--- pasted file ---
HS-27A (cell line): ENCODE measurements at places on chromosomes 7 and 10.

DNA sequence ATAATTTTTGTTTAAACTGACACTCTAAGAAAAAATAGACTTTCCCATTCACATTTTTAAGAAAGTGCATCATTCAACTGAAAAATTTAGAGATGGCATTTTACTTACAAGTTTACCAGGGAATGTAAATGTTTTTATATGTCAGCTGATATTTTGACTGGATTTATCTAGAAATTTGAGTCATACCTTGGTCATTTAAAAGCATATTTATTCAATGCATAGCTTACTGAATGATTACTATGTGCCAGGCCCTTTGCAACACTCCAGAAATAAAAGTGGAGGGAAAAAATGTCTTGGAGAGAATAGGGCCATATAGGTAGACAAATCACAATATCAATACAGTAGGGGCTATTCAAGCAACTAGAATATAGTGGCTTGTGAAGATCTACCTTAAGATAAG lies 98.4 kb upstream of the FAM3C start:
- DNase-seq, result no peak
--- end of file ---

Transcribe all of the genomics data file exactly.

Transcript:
HS-27A (cell line): ENCODE measurements at places on chromosomes 7 and 10.

DNA sequence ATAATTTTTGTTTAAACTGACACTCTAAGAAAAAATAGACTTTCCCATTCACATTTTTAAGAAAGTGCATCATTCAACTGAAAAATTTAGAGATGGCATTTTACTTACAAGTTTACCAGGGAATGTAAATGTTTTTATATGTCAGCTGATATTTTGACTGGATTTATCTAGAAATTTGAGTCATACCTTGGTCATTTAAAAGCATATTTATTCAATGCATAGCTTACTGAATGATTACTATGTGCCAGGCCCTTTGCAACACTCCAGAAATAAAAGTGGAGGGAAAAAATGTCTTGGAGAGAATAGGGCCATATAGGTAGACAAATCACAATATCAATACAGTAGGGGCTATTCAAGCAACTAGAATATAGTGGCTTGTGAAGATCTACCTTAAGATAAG lies 98.4 kb upstream of the FAM3C start:
- DNase-seq, result no peak